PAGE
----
UPDATE: A reward of $1,000 is being offered by Walker County government for information leading to the arrest and conviction of those responsible for spilling the contaminated oil.
Anyone with information concerning the spill should contact the Rossville Police Department or Walker County Sheriff's Office. The thieves left behind a bag filled with copper and some tools.
The Georgia Environmental Protection Division also has asked Walker County to amend its Corrective Action Plan for the site. The county must test soil taken from the site for PCBs, which had not been found at the Coats American building before now, and for volatile organic compounds such as benzofluoranthene and metals. If those are found, they will have to be cleaned up, EPD says.
ORIGINAL STORY: An oil spill on a Rossville street contained a chemical linked to many health risks, including cancer.
Noticing a sheen in a drainage ditch, a Rossville resident called the police around 7 p.m. Sunday. Walker County Spokesman Joe Legge said an officer traced the spill back to the abandoned Coats America building, located at 150 Maple Street. Rossville Police Chief Sid Adams said the drainage ditch was across the street from the source of the spill.
Police suspect copper thieves caused the spill. They found a transformer tipped over inside the building. A 50-gallon drum of oil was inside the transformer, and the oil contained Polychlorinated biphenyls.
Manufacturers once used PCB as a coolant and lubricant in transformers. But according to the Centers for Disease Control and Prevention, the chemical is linked to several health risks.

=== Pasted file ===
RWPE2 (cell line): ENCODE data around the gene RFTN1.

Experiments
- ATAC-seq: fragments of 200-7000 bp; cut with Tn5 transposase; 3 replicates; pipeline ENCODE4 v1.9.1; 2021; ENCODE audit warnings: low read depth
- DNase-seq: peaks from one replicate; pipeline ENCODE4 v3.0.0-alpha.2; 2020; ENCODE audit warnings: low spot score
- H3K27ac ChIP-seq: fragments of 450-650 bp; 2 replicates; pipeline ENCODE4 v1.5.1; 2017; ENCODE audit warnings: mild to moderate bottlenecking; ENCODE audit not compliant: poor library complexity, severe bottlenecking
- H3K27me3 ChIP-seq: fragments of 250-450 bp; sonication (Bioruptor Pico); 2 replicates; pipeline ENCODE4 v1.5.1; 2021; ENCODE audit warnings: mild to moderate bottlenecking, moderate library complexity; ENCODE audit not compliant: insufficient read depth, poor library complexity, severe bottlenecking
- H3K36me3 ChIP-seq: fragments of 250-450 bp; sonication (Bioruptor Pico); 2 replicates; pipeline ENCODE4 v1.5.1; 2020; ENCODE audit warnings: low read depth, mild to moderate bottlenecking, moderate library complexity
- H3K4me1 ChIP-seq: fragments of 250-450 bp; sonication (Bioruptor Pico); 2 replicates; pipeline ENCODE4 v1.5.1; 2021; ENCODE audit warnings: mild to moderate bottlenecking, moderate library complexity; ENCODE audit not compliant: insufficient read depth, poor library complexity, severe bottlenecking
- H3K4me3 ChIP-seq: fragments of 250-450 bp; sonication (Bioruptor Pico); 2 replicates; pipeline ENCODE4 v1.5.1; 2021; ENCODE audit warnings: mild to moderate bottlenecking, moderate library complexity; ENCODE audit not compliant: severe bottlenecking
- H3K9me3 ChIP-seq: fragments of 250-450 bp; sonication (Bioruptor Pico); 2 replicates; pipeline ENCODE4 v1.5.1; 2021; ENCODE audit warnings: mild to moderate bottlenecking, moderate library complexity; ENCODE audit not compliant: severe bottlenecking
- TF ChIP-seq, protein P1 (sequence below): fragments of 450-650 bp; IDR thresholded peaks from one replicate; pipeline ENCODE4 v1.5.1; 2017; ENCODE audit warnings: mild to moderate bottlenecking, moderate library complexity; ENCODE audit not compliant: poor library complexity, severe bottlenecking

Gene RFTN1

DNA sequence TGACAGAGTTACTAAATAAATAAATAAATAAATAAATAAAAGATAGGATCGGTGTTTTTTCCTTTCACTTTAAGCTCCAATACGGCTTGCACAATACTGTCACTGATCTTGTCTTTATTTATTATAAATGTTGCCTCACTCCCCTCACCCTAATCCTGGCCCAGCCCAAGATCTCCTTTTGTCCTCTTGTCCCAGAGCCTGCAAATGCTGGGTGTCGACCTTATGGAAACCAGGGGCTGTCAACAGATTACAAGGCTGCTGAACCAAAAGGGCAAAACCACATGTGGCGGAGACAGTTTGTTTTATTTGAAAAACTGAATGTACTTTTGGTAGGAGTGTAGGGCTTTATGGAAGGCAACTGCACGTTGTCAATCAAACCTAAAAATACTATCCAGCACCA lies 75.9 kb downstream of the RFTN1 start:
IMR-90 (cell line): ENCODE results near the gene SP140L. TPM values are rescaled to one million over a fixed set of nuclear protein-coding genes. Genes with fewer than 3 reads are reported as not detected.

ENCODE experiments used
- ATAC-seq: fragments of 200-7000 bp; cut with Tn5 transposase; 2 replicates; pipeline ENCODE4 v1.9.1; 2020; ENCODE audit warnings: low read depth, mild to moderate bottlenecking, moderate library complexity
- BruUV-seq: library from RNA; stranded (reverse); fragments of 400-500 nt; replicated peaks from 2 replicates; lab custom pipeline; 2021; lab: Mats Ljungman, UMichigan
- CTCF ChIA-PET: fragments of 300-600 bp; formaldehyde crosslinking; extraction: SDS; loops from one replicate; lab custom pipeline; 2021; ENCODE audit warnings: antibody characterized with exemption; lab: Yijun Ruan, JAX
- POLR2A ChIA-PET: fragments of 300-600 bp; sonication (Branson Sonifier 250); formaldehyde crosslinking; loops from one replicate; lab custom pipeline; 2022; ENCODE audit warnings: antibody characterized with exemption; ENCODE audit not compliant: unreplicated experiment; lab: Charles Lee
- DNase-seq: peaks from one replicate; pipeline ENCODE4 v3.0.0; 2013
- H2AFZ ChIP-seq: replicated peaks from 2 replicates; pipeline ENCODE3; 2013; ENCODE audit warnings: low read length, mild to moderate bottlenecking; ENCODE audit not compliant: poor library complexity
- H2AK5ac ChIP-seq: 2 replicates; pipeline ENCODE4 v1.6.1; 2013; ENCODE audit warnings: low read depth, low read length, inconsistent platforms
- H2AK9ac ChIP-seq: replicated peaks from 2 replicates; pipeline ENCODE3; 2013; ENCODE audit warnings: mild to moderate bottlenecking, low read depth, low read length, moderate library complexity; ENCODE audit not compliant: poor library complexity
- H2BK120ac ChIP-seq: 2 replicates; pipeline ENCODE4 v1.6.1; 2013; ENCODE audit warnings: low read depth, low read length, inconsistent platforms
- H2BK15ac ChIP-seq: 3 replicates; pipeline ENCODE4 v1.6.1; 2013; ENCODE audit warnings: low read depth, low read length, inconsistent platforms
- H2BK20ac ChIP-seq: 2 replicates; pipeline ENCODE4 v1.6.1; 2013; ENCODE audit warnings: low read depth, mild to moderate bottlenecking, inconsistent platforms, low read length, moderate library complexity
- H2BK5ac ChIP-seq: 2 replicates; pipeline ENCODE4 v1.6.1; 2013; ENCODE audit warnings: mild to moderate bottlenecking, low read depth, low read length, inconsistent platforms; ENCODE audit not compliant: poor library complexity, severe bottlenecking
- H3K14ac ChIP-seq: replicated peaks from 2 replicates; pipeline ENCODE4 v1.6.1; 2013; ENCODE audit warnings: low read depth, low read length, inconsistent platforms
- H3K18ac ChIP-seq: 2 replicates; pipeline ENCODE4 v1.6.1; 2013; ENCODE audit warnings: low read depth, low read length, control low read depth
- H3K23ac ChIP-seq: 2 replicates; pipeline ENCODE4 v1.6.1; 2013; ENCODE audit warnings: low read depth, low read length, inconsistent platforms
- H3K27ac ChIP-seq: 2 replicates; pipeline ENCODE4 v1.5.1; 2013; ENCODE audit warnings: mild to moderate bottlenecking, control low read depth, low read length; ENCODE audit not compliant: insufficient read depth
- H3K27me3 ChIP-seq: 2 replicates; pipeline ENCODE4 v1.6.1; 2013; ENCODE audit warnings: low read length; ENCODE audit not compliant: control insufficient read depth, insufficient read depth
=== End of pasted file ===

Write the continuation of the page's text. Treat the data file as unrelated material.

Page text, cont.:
A 1987 study of two plants that produced electrical capacitors found a "significant increase" in cancer among its workers, primarily in the liver, gallbladder and biliary tract. Three other studies of workers at plants with PCB found links to skin cancer, and two studies found links to brain cancer.
Other studies of the chemical found evidence of developmental problems. A 1999 study of men who ate PCB-contaminated fish found that they struggled to reproduce than the general population.
A 1984 study of women with similar diets found that their children were more likely to have neurological development problems. At 4 years old, their children generally weighed less, had slower reactions and scored worse on memory tests. At 11 years old, those same children were three times more likely than their peers to have low-scale IQ scores and twice as likely to lag behind in reading comprehension.
Four follow-up studies found mothers with a diet of PCB-contaminated fish gave birth to babies more likely to suffer from neurobehavioral and developmental deficits.
Other studies of workers exposed to PCB found that the chemical can cause lesions, severe acne and infected hair follicles. The infected hair follicles, in turn, can lead to cysts.
In Rossville, Walker County Emergency Services, the Chattanooga Fire Department's Hazardous Materials Emergency Incident Responses team and an SRT Safety team responded to the spill. Workers moved the oil back to a contained spot inside the building by 11:30 p.m., Legge said.
The Georgia Environmental Protection Division is also working the case. County officials are scheduled to hold a conference call with an EPD representative this morning.
Legge said investigators believe the culprit was stealing copper out of the building because they found a napsack with copper at the scene. They believe at least one person was on a string of thefts when they entered the Coats America building.
"If anyone has seen anybody coming or going in that building recently," Legge said, "please contact Rossville police or the Walker County Sheriff's Office."
Coats America used to make textiles in Rossville, but the county has owned the 200,000-square foot building since 2007.
The Walker County Development Authority issued a request for proposal on the building in January. The Authority is supposed to review the bids Tuesday morning.